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the line AD remaining in the same place; CB will, in this new position EB, make angles EBA and EBD equal to the former, and therefore all of them equal to each other. But the four angles ABC, *—H; D CBD, DBE, and EBA constitute, about the point B, a complete revolution; or the line BA in forming them, by its successive openings, would return into its original place, —and consequently each of those angles is a right angle. The angle contained by the opposite portions DA and DB of a straight line is hence equal to two right angles; and, for the same rea- - I. son, all the angles ADC, CDE, EDF C

10.

and FDB, formed at the point D and F on the same side of the straight line T} AB, are together equal to two right a—5

angles.

5. The sides of a right angle are said to be perpendicular to each other.

6. An acute angle is less than a right angle.

7. An obtuse angle is greater than a right angle. 2^

8. One side of an angle forms with

the other produced a supplemental or S

exterior angle.

9. A vertical angle is formed by the production of both its sides.

10. The inverted divergence of the two sides of an angle, or the defect of the angle from four right angles, is named the reverse angle.

The angle DBE is vertical to ABC, ABD is the supplemental or eaterior angle, and the angle made up of ABD, DBE, and EBC, or the opening formed by the regression of C IB ID a AB through the points D and E into the position BC, is the reverse angle.

It is apparent that vertical angles, or those formed by the same lines in opposite directions, must be equal ; for the angles CBA and ABD which stand on the straight line CD, being equal to two right angles, are equal to ABD and DBE, and, omitting the common angle ABD, there remains CBA

equal to DBE.

11. Two straight lines are said to `-be inclined to each other, if they "---...

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meet when produced ; and the an-
gle so formed is called their inclination.

12. Straight lines which have no in- —

clination, are termed parallel.

13. A figure is a plane surface included by a linear boundary called its perimeter.

14. Of rectilineal figures, the triangle is contained by three straight lines.

15. An isosceles triangle is that which has two of its sides equal.'

16. An equilateral triangle is that which has all its sides equal.

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17. A triangle whose sides are unequal, is named scalene. *

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It will be shown (I. 9. cor.) that every triangle has at least two acute angles. The third angle may therefore, by its character, serve to discriminate a triangle.

18. A right-angled triangle is that which has a right angle. *

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19. An obtuse angled triangle is that which has an obtuse angle.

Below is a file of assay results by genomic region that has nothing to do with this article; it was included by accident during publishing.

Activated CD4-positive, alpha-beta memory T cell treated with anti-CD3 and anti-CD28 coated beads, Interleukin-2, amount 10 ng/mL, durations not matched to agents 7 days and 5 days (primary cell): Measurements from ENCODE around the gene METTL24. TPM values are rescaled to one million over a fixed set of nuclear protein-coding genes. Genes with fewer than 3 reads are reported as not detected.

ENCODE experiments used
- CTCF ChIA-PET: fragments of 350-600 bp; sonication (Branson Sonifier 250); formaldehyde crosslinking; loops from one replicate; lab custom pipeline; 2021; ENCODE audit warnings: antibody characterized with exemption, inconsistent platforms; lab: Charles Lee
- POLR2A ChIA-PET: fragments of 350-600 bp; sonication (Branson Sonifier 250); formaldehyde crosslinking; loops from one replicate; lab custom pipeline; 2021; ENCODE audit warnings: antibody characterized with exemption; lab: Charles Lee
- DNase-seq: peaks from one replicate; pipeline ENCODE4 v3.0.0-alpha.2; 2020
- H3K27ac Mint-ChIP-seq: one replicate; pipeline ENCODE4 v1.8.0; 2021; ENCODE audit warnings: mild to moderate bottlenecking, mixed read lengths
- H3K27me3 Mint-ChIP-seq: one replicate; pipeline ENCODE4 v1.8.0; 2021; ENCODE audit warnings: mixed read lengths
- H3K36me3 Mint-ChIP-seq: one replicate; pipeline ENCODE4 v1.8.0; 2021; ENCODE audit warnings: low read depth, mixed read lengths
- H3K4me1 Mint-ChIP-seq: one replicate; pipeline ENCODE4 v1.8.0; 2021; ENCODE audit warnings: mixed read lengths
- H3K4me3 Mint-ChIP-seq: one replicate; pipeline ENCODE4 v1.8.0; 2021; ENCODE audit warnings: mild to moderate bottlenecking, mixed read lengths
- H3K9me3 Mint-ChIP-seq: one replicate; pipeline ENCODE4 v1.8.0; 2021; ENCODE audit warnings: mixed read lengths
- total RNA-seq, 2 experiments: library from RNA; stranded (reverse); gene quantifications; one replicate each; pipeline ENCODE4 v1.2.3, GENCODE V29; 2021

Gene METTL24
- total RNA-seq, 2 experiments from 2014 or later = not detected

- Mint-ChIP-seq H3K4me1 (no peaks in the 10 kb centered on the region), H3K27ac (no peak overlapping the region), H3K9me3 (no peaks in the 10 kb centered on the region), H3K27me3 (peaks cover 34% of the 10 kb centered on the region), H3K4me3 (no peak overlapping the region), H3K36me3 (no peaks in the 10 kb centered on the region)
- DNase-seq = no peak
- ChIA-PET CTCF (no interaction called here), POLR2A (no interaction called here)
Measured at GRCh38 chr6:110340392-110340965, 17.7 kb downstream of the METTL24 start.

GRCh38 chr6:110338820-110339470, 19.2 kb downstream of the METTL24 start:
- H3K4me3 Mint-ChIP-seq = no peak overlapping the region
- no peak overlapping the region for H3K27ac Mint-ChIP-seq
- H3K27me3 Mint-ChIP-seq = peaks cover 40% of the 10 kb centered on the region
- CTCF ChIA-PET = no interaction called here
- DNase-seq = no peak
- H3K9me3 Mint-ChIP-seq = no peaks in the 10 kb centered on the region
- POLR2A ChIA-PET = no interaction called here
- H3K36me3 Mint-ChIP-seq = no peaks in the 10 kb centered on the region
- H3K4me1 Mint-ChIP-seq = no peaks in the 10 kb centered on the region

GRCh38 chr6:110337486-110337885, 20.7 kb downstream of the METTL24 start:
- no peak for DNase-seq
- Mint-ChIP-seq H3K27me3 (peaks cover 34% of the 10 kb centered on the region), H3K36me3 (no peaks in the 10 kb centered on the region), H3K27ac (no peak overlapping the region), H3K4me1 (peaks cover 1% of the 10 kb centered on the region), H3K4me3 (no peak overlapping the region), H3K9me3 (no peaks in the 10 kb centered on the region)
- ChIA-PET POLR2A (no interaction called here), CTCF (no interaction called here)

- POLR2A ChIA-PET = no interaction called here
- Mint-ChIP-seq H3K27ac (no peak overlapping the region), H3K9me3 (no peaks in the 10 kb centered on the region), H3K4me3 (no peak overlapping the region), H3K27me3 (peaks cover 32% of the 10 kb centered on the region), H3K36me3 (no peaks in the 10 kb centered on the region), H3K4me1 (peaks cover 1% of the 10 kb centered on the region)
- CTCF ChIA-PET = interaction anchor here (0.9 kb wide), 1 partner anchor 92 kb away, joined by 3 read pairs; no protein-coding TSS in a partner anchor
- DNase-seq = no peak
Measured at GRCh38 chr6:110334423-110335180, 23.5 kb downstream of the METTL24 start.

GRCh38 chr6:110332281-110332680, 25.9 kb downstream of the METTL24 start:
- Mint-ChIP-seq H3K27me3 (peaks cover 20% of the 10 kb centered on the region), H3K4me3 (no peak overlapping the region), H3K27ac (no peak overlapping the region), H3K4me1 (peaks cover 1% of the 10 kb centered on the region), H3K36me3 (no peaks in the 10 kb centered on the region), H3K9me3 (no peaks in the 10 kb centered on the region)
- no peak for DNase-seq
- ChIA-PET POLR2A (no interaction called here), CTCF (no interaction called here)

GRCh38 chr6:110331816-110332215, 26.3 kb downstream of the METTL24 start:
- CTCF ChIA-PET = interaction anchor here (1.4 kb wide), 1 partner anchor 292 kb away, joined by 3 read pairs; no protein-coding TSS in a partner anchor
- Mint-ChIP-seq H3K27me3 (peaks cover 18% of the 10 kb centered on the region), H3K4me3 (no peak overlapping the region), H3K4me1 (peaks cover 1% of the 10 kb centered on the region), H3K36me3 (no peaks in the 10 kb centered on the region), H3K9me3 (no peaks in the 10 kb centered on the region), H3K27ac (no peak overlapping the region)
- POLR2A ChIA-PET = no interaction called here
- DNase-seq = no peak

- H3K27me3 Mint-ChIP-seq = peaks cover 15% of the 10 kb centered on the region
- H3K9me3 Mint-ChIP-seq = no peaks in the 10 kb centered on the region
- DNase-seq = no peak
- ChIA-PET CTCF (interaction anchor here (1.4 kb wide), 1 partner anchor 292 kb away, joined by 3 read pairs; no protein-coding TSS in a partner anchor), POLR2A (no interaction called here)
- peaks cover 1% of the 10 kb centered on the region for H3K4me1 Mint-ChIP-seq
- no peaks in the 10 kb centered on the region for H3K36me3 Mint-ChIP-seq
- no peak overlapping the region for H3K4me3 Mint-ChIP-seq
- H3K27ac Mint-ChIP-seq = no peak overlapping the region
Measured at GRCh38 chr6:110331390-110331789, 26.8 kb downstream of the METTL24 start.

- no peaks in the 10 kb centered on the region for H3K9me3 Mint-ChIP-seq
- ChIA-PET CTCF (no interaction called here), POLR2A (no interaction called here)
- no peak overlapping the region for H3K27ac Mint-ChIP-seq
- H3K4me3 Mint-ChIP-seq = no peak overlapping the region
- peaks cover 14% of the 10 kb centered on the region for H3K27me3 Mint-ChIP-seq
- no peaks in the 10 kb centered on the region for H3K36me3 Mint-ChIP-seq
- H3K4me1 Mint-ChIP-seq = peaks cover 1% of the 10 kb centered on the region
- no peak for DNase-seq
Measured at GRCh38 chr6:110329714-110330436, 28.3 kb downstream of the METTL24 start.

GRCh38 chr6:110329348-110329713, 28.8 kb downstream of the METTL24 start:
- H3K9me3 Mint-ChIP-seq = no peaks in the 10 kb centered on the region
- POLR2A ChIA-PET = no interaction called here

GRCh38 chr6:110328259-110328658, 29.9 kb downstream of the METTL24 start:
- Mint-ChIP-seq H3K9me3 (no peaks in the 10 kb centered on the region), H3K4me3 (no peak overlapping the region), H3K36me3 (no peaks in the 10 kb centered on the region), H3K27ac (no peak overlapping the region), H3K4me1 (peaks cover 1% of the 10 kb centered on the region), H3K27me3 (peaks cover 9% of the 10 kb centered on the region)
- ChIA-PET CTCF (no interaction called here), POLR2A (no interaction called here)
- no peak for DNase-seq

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20. An acute angled triangle is that which has all its angles acute.

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21. Any side of a triangle may be called its base, and the opposite angular point its verter.

22. A quadrilateral figure is contained by four straight lines.

23. Of quadrilateral figures, a trapezoid (1) has two parallel sides:

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24. A trapezium (2) has two of its

sides parallel, and the other two equal, / >

though not parallel, to each other: 25. A rhomboid (3) has its oppo

site sides equal: 26. A rhombus (4) has all its sides e

qual:

27. An oblong, or rectangle, (5) has a right angle, and its opposite sides equal:

28. A square (6) has a right angle, and all its sides equal.

29. A quadrilateral figure, of which the opposite sides are parallel, is called a parallelogram.

30. The straight line which joins /s–y obliquely the opposite angular points > / of a quadrilateral figure, is named a diagonal.

31. If an angle of a rectilineal figure be less than two right angles, it protrudes, and is called salient ; if it be

greater than two right angles, it makes a sinuosity, and is termed re-entrant.

Thus the angle ABC is re-entrant, and Cv -—T)
the rest of the angles of the polygon
ABCDEF are salient at A, C, D, E and
F. -

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32. A rectilineal figure having more than four sides, bears the general name of a polygon.

33. A circle is a figure described by the revolution of a straight line about one of its extremities:

34. The fixed point is called the centre of the circle, the describing line its radius, and the boundary traced by the remote end of that line its circumference.

35. The diameter of a circle is a straight line drawn through the centre, and terminated both ways by the circumference.

It is obvious that all radii of the same circle are equal to each other and to a semidiameter. It likewise appears, from the slightest inspection, that a circle can only have one centre, and that circles are equal which have equal diameters.

36. Figures are said to be equal, when, applied to each other, they wholly coincide; they are equivalent, if, without coinciding, they yet contain the same space.

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